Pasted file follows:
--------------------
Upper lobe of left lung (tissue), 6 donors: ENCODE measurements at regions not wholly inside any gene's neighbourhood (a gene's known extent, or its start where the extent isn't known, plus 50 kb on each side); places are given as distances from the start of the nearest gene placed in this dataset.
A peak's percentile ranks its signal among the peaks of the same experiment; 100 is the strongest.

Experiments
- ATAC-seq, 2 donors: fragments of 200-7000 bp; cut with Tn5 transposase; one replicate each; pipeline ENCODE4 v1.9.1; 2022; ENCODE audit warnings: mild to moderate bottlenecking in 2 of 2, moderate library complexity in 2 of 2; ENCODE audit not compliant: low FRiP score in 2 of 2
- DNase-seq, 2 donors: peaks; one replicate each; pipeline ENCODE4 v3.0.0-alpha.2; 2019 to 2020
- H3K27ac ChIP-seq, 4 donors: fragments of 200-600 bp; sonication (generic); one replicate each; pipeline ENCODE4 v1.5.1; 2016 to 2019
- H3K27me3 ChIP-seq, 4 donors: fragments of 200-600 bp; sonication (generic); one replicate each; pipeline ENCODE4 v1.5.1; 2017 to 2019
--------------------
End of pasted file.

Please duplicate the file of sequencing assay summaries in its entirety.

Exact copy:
Upper lobe of left lung (tissue), 6 donors: ENCODE measurements at regions not wholly inside any gene's neighbourhood (a gene's known extent, or its start where the extent isn't known, plus 50 kb on each side); places are given as distances from the start of the nearest gene placed in this dataset.
A peak's percentile ranks its signal among the peaks of the same experiment; 100 is the strongest.

Experiments
- ATAC-seq, 2 donors: fragments of 200-7000 bp; cut with Tn5 transposase; one replicate each; pipeline ENCODE4 v1.9.1; 2022; ENCODE audit warnings: mild to moderate bottlenecking in 2 of 2, moderate library complexity in 2 of 2; ENCODE audit not compliant: low FRiP score in 2 of 2
- DNase-seq, 2 donors: peaks; one replicate each; pipeline ENCODE4 v3.0.0-alpha.2; 2019 to 2020
- H3K27ac ChIP-seq, 4 donors: fragments of 200-600 bp; sonication (generic); one replicate each; pipeline ENCODE4 v1.5.1; 2016 to 2019
- H3K27me3 ChIP-seq, 4 donors: fragments of 200-600 bp; sonication (generic); one replicate each; pipeline ENCODE4 v1.5.1; 2017 to 2019